Tag: Robert Watson

It’s time to change our habits.

Funny how things evolve!

A week ago I was casually reading a copy of our local newspaper, the Grants Pass Daily Courier, and inside was a piece by Kathleen Parker, a syndicated columnist, entitled It’s the end of everything – or not.

I found it particularly interesting especially a quotation in her piece by Robert Watson, a British chemist who served as the chair of the panel of the Intergovernmental Science-Policy Platform on Biodiversity and Ecosystem Services (IPBES). The IPBES had recently published the results of the three-year study by 145 authors from 50 countries.

So I wrote to Kathleen Parker asking if I might have permission to quote that excerpt and, in turn, received her permission to so do.

Here it is:

Robert Watson wrote in a statement that:

“the health of ecosystems on which we and all species depend is deteriorating more rapidly than ever. We are eroding the very foundation of our economies, livelihoods, food security, health and quality of life worldwide.”

But, Watson also said, it’s not too late to repair and sustain nature – if we act now in transformative ways.

It is time to change our habits both at an individual level and the level of countries working together.

Moreover we haven’t got decades. We have got to do it now!

A new NEON light beckons.

A wonderful investment in studying America’s ecology is just starting.

I am indebted to The Economist for including in their issue of the 25th August a story about NEON, something I had previously not heard about.

It was then an easy step to locate the main website for the National Ecological Observatory Network, or NEON.  (Just an aside that I can’t resist – NEON is such a fabulous acronym that one wonders how much push and shove there was to come up with the full name that also fitted the word ‘NEON’!  Sorry, it’s just me!)

Anyway, back to the plot.  The following video gives a very good idea of the projects aims.  When I watched it, I found it inspiring because it seemed a solid example of how the nation, that is the USA, is starting to recognise that evolving to a new, sustainable way of life has to be  built on good science.  NEON strikes me as excellent science.  You watch the video and see if you come to the same conclusion.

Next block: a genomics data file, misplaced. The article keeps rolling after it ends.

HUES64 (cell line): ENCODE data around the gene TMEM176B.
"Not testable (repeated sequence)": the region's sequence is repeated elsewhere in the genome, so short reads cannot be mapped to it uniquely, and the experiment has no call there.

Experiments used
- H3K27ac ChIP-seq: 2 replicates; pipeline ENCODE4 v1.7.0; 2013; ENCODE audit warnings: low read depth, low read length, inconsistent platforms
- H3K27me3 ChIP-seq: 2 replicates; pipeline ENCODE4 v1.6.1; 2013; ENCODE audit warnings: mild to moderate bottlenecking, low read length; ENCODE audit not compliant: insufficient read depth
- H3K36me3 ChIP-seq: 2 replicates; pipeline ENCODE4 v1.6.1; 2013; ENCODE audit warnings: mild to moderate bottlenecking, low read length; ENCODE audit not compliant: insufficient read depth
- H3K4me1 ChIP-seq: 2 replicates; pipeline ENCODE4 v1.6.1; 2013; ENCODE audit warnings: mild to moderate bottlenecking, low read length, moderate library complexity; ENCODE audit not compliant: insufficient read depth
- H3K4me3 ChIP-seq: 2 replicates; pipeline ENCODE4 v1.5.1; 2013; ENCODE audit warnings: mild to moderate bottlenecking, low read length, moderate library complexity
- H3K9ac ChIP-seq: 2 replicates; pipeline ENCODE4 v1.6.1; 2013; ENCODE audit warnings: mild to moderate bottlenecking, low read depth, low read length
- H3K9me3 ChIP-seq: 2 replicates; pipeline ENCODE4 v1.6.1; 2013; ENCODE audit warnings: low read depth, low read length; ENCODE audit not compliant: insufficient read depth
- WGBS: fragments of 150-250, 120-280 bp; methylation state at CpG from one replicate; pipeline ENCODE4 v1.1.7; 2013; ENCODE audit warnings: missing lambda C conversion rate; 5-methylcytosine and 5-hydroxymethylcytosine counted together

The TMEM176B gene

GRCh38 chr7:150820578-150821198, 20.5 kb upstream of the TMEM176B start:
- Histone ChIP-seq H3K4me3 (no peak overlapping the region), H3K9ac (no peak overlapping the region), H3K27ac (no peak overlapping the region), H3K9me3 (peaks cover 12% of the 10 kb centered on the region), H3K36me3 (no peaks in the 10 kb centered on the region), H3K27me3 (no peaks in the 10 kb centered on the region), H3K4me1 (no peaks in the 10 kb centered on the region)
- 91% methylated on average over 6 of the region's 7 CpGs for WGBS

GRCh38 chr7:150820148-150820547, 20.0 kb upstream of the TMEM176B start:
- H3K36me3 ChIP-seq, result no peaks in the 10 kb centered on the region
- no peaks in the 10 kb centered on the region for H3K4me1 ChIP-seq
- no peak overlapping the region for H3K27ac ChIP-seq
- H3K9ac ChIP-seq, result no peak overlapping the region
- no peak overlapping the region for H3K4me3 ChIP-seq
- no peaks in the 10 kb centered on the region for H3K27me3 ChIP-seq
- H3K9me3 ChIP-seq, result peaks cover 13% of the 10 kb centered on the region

There’s also a comprehensive introduction to the project from which I will republish this,

In an era of dramatic changes in land use and other human activities, we must understand how the biosphere – the living part of earth – is changing in response to human activities. Humans depend on a diverse set of biosphere services and products, including air, water, food, fiber, and fuel. Enhancements or disruptions of these services could alter the quality of human life in many parts of the world.

To help us understand how we can maintain our quality of life on this planet, we must develop a more holistic understanding of how biosphere services and products are interlinked with human impacts. This cannot be investigated using disconnected studies on individual sites or over short periods of observation. Further, existing monitoring programs that collect data to meet natural resource management objectives are not designed to address climate change and other new, complex environmental challenges.

NEON, the first continental-scale ecological observatory, will provide comprehensive data that will allow scientists to address these issues.

Later on there’s more detail, as follows,

NEON has partitioned the U. S. into 20 eco-climatic domains, each of which represents different regions of vegetation, landforms, climate, and ecosystem performance. In those domains, NEON will collect site-based data about climate and atmospheresoils and streams and ponds, and a variety of organisms. Additionally, NEON will provide a wealth of regional and national-scale data from airborne observationsand geographical data collected by Federal agencies and processed by NEON to be accessible and useful to the ecological research community. NEON will also manage a long-term multi-site stream experiment and provide a platform for future observations and experiments proposed by the scientific community.

The data collected and generated across NEON’s network – all day, every day, over a period of 30 years — will be synthesized into information products that can be used to describe changes in the nation’s ecosystem through space and time. It will be readily available in many formats to scientists, educators, students, decision makers and the general public.

For some reason I couldn’t find on the NEON website the informative map that was included in The Economist so I grabbed that one, and offer it below:

These eco-climatic domains are fully described here on the NEON website.

The benefits of this fabulous project are described thus, “The data NEON collects and provides will focus on how land use change, climate change and invasive species affect the structure and function of our ecosystems. Obtaining this kind of data over a long-term period is crucial to improving ecological forecast models. The Observatory will enable a virtual network of researchers and environmental managers to collaborate, coordinate research, and address ecological challenges at regional, national and continental scales by providing comparable information across sites and regions.

As they say in business, if you can’t measure it, you can’t manage it!  So reading in the above the sentence, ‘Obtaining this kind of data over a long-term period is crucial to improving ecological forecast models.‘ is cheering to the soul.